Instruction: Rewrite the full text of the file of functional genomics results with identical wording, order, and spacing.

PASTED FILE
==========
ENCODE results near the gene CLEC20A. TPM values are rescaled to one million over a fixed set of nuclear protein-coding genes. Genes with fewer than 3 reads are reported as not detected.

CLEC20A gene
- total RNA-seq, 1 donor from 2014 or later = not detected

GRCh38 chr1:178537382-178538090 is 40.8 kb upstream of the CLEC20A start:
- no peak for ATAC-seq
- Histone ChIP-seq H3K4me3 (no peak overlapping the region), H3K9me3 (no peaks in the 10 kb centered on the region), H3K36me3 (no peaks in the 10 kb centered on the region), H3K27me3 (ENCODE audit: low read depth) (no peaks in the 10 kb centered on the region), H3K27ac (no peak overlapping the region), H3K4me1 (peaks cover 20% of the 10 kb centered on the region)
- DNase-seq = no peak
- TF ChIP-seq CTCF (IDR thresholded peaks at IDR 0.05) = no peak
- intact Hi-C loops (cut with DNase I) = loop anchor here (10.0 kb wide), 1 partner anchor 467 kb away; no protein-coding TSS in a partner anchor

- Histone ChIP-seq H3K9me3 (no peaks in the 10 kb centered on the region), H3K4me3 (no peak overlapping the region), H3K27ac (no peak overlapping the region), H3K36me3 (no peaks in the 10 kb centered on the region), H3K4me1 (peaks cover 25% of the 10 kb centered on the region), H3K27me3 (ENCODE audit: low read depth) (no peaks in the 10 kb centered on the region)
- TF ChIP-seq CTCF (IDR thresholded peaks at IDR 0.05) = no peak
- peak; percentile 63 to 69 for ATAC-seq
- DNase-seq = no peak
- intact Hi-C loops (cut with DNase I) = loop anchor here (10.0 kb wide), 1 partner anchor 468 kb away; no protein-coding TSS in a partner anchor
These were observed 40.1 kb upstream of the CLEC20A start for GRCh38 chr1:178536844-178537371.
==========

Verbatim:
ENCODE results near the gene CLEC20A. TPM values are rescaled to one million over a fixed set of nuclear protein-coding genes. Genes with fewer than 3 reads are reported as not detected.

CLEC20A gene
- total RNA-seq, 1 donor from 2014 or later = not detected

GRCh38 chr1:178537382-178538090 is 40.8 kb upstream of the CLEC20A start:
- no peak for ATAC-seq
- Histone ChIP-seq H3K4me3 (no peak overlapping the region), H3K9me3 (no peaks in the 10 kb centered on the region), H3K36me3 (no peaks in the 10 kb centered on the region), H3K27me3 (ENCODE audit: low read depth) (no peaks in the 10 kb centered on the region), H3K27ac (no peak overlapping the region), H3K4me1 (peaks cover 20% of the 10 kb centered on the region)
- DNase-seq = no peak
- TF ChIP-seq CTCF (IDR thresholded peaks at IDR 0.05) = no peak
- intact Hi-C loops (cut with DNase I) = loop anchor here (10.0 kb wide), 1 partner anchor 467 kb away; no protein-coding TSS in a partner anchor

- Histone ChIP-seq H3K9me3 (no peaks in the 10 kb centered on the region), H3K4me3 (no peak overlapping the region), H3K27ac (no peak overlapping the region), H3K36me3 (no peaks in the 10 kb centered on the region), H3K4me1 (peaks cover 25% of the 10 kb centered on the region), H3K27me3 (ENCODE audit: low read depth) (no peaks in the 10 kb centered on the region)
- TF ChIP-seq CTCF (IDR thresholded peaks at IDR 0.05) = no peak
- peak; percentile 63 to 69 for ATAC-seq
- DNase-seq = no peak
- intact Hi-C loops (cut with DNase I) = loop anchor here (10.0 kb wide), 1 partner anchor 468 kb away; no protein-coding TSS in a partner anchor
These were observed 40.1 kb upstream of the CLEC20A start for GRCh38 chr1:178536844-178537371.